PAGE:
Wars also strengthen indigenous criminal organizations and weaken the state institutions charged with combating them, as resources are diverted into fighting insurgencies. Criminal growth can be partly be tracked by the increase of corruption, an inevitable side-effect of an increase in black market opportunities. Out of 174 nations, Transparency Internationalâ€™s 2014 corruption ratings rank Yemen at 161, Iraq at 170, Libya at 166 and Syria at 159. Scores in all four countries have fallen since 2012 and all four are still the scene of armed conflict and political instability.
Indeed, the effects of corruption and insecurity do not remain limited cleanly by borders but spill into neighboring states. NATO member Turkey has had a long history of oil-fuelled corruption dating back to the 1990s â€˜Oil for Foodâ€™ UN program. Today Islamic State middlemen sell oil to smugglers, who bribe their way past Turkish gendarmes at the border and sell it to Turkish businessmen. The black market fuel is then sold onto the Turkish consumer at a fraction of its true worth. These transactions fuel attacks like the one that killed Saudi General Oudah al-Belawi, commander of border operations in Saudi Arabiaâ€™s northern zone in January. Organized crime in Turkey has therefore facilitated Islamist terrorism on the Saudi border, while Islamic State has helped corrupt to Turkeyâ€™s nascent democracy.
From East to West
Yet, unlike their European and Latin American, Italian counterparts, Islamic criminal enterprises have so far attracted little Western attention as an issue separate from terrorism. Nonetheless organized crime is an entrenched part of the political economy of many Muslim states. For example, an Afghan narcotics boom has already occurred according to the BBC as last yearâ€™s opium harvest reached a record high. The UN valued the 2013 crop at nearly $3bn (Â£1.86bn), up 50% from 2012. Indeed, cultivation has been rising since 2010, a reflection of the fact that Afghanistan currently produces more than 80% of the world’s opium.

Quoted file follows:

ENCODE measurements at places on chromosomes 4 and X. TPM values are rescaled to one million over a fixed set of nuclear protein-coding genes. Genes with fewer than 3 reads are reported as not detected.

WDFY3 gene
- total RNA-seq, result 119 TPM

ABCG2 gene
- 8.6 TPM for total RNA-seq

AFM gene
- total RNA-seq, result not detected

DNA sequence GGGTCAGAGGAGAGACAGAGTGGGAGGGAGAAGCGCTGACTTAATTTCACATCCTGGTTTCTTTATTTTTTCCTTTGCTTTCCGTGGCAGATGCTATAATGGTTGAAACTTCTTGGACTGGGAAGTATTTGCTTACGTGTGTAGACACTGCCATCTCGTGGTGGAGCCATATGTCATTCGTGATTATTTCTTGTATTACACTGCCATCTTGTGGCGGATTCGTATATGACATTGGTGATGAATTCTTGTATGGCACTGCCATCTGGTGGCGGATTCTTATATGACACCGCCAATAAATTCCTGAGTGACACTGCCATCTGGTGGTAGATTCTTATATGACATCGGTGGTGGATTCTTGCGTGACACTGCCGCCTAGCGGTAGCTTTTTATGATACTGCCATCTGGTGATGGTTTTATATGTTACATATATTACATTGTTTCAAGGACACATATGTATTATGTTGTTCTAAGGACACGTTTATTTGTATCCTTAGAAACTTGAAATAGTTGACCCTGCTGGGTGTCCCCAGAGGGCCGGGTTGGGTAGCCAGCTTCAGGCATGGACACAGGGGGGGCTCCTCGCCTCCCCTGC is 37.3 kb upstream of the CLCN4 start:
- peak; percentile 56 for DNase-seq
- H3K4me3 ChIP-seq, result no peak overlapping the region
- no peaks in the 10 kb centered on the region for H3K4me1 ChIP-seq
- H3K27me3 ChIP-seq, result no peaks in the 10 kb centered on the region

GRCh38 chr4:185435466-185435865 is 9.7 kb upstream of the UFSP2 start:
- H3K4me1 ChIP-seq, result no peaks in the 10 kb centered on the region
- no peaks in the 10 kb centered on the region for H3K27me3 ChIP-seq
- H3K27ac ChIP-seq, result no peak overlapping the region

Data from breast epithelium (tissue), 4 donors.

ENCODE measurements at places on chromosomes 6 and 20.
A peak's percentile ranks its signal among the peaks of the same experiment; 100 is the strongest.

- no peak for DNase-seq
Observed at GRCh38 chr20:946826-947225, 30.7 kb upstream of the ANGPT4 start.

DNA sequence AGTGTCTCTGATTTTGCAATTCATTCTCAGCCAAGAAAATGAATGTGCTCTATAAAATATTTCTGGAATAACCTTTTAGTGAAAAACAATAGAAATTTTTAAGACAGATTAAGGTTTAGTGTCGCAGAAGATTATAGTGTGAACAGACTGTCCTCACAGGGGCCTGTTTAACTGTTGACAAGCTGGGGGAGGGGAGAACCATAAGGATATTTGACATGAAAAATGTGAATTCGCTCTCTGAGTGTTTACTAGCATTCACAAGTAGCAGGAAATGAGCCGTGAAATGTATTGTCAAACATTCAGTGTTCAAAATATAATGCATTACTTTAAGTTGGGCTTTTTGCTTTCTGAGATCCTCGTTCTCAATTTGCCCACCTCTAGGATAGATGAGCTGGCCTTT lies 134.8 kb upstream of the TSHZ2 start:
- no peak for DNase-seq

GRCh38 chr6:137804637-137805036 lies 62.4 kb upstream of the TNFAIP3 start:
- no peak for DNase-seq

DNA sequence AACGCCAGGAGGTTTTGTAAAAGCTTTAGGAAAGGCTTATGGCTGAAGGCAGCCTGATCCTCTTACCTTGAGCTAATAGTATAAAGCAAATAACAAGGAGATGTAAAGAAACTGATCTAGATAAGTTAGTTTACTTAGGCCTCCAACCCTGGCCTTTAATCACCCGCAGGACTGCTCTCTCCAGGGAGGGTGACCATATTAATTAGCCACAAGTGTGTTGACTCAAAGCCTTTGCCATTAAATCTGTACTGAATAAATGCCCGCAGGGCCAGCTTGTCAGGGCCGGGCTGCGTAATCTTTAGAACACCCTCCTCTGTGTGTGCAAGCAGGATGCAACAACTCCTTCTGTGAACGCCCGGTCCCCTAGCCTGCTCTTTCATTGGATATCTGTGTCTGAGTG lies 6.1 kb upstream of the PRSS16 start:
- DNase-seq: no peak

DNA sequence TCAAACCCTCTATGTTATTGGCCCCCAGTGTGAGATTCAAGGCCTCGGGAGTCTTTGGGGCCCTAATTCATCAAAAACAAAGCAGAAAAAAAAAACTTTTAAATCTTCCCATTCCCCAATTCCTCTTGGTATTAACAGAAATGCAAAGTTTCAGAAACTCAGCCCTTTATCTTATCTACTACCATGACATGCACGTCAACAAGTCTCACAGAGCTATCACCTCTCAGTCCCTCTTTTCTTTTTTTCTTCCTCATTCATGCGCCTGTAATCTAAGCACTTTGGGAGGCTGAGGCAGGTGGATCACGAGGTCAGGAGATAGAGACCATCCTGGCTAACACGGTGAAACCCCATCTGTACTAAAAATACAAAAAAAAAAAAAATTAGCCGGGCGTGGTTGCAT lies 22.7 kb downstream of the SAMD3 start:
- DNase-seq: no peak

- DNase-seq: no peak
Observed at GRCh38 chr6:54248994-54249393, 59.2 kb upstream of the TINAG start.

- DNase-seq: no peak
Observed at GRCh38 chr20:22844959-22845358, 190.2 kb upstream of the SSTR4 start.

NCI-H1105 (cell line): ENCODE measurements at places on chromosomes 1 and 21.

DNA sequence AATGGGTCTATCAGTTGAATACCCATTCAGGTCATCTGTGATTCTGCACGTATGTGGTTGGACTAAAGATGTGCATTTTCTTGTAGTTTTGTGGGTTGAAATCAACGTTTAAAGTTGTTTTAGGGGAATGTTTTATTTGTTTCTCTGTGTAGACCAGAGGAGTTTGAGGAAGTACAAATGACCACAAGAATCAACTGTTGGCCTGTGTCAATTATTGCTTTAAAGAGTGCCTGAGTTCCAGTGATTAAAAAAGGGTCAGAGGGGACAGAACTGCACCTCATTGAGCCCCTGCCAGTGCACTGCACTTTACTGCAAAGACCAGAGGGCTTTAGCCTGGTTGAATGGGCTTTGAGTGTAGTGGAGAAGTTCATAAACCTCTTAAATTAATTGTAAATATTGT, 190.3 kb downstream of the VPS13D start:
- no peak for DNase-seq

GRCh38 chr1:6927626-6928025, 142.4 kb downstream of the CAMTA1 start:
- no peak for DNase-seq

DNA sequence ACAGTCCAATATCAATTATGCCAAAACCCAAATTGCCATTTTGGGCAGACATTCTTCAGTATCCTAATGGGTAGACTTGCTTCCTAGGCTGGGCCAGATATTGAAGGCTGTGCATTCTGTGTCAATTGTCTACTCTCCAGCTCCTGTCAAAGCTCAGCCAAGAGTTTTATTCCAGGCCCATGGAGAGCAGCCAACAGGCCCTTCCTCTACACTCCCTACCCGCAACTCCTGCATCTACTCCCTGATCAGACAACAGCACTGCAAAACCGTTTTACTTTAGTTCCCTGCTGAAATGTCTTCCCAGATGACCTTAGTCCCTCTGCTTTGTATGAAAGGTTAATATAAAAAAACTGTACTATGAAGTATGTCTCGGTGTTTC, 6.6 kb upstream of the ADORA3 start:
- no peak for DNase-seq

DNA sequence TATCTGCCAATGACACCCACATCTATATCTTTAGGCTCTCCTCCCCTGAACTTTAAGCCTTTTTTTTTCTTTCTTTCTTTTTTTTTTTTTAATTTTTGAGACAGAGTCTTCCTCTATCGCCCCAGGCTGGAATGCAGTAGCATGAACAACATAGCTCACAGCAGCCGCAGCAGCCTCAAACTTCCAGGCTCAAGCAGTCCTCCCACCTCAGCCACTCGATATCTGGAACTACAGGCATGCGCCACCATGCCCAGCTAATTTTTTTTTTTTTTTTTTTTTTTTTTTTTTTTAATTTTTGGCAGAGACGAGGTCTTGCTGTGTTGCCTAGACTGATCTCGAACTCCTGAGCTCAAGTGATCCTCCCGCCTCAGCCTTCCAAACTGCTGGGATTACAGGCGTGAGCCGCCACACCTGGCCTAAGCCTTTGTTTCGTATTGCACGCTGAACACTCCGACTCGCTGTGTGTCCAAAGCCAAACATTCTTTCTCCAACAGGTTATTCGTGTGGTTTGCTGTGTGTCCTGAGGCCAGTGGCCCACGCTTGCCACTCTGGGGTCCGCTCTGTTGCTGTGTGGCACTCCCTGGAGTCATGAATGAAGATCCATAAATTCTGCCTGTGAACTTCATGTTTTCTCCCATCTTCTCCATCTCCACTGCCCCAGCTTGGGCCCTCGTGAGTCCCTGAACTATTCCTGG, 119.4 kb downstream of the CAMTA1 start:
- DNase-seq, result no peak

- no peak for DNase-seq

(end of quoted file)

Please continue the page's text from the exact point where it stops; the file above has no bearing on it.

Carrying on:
At the opposite end of the Islamic world are West Africaâ€™s cigarette and cocaine smuggling operations â€”a very lucrative trade that is dominated by criminalized Islamist networks. These have grown out of the defeated remnants of Algerian jihadist groups, much as leftist insurgent groups have come to play an important in the drugs trade in Latin America. Interestingly, the jihadist considered to be at the forefront of these activities, Mokhtar Belmokhtar, was once considered a minor threat and a pragmatist because his criminal business interests seemed more pressing to him. However, these same interests gave him the means to launch a devastating attack on the In Amenas gas plant in 2013.
It could also be claimed that the persistence of tribal or clan-based identities in parts of the Islamic world can geographically limit some present criminal operations. For example, as mentioned above, the farming families involved in the marijuana trade in Lebanonâ€™s Bekaa Valley rarely leave it due to many active warrants for their arrest outside the valley. Yet, just as the Middle East has already produced several multinational global terrorist networks there might also come a time when its criminal elements are clearly capable of reaching the same level of development. Meanwhile, the wars affecting the area have ironically given Middle Eastern criminal groups a larger global diaspora to blend in with and recruit from, facilitating a growth of operations outside their home countries.
This does not just include Western states, some of whom have been criticized for accepting few regional refugees, but also neighboring Muslim nations. Displaced Syrians now make up a quarter of Lebanonâ€™s population for example. As far back as 2013, a UNHCR report found organized crime networks operating easily in the biggest Syrian refugee camp, Za’atari in Jordan. From Slow Boil to Breaking Point also described how Syrian refugees were paying up to $500 to middlemen to be ‘sponsored’ by Jordanian citizens. This entitled them to live outside of the lawless and overcrowded sites they found themselves in â€”it also represented another revenue stream for criminal groups. Criminal networks have also begun exploiting Syrian refugees by using them as drug mules. There has been a large spike in seizures of narcotics in neighboring countries according to the Global Initiative Against Transnational Organised Crime network.
A Grim Outlook
Four years after the start (and apparent collapse) of the Arab Spring, Western headlines still focus on the security threat of revolutionary Islamist militant groups. But there is no reason to suppose the emergence of factors favorable to the growth of mafia-type groups in the Islamic world will not also impact upon the West (and the rest) in the future. The toxic combination of broken economic and political systems, geographical proximity to lucrative European black markets, and a youthful and often traumatized population is an open invitation to criminal groups already operating in a vacuum of state authority. Similar circumstances produced generational crime waves of extraordinary virulence in the former Soviet Union and Latin America, which those areas are still coping with today. Itâ€™s entirely possible the Middle East is poised to follow in their footsteps. Â Â Â Â Â Â Â Â Â Â Â Â Â Â (ISN)